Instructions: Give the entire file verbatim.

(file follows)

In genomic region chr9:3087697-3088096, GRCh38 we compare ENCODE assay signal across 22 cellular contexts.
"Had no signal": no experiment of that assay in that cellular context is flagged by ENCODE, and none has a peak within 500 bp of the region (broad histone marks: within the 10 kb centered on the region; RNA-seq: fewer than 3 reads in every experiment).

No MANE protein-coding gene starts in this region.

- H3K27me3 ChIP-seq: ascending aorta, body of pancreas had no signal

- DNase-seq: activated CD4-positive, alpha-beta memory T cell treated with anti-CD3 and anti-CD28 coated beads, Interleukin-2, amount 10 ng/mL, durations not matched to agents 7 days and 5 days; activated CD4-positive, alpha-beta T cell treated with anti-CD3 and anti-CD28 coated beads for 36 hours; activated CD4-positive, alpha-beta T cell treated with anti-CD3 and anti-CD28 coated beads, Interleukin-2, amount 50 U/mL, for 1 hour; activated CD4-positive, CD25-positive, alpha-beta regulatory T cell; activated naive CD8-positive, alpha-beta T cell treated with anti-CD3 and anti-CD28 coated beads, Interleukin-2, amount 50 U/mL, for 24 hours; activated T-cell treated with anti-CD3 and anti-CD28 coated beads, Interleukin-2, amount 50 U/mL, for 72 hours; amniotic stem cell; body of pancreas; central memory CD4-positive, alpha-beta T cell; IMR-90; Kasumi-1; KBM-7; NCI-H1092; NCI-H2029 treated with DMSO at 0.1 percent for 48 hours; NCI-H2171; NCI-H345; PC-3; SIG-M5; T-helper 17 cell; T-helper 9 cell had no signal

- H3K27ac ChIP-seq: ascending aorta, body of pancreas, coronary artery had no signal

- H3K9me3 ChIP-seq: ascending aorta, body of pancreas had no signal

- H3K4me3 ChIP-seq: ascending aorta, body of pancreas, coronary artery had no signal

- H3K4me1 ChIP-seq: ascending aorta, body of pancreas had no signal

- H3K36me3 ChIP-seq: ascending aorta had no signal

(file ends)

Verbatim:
In genomic region chr9:3087697-3088096, GRCh38 we compare ENCODE assay signal across 22 cellular contexts.
"Had no signal": no experiment of that assay in that cellular context is flagged by ENCODE, and none has a peak within 500 bp of the region (broad histone marks: within the 10 kb centered on the region; RNA-seq: fewer than 3 reads in every experiment).

No MANE protein-coding gene starts in this region.

- H3K27me3 ChIP-seq: ascending aorta, body of pancreas had no signal

- DNase-seq: activated CD4-positive, alpha-beta memory T cell treated with anti-CD3 and anti-CD28 coated beads, Interleukin-2, amount 10 ng/mL, durations not matched to agents 7 days and 5 days; activated CD4-positive, alpha-beta T cell treated with anti-CD3 and anti-CD28 coated beads for 36 hours; activated CD4-positive, alpha-beta T cell treated with anti-CD3 and anti-CD28 coated beads, Interleukin-2, amount 50 U/mL, for 1 hour; activated CD4-positive, CD25-positive, alpha-beta regulatory T cell; activated naive CD8-positive, alpha-beta T cell treated with anti-CD3 and anti-CD28 coated beads, Interleukin-2, amount 50 U/mL, for 24 hours; activated T-cell treated with anti-CD3 and anti-CD28 coated beads, Interleukin-2, amount 50 U/mL, for 72 hours; amniotic stem cell; body of pancreas; central memory CD4-positive, alpha-beta T cell; IMR-90; Kasumi-1; KBM-7; NCI-H1092; NCI-H2029 treated with DMSO at 0.1 percent for 48 hours; NCI-H2171; NCI-H345; PC-3; SIG-M5; T-helper 17 cell; T-helper 9 cell had no signal

- H3K27ac ChIP-seq: ascending aorta, body of pancreas, coronary artery had no signal

- H3K9me3 ChIP-seq: ascending aorta, body of pancreas had no signal

- H3K4me3 ChIP-seq: ascending aorta, body of pancreas, coronary artery had no signal

- H3K4me1 ChIP-seq: ascending aorta, body of pancreas had no signal

- H3K36me3 ChIP-seq: ascending aorta had no signal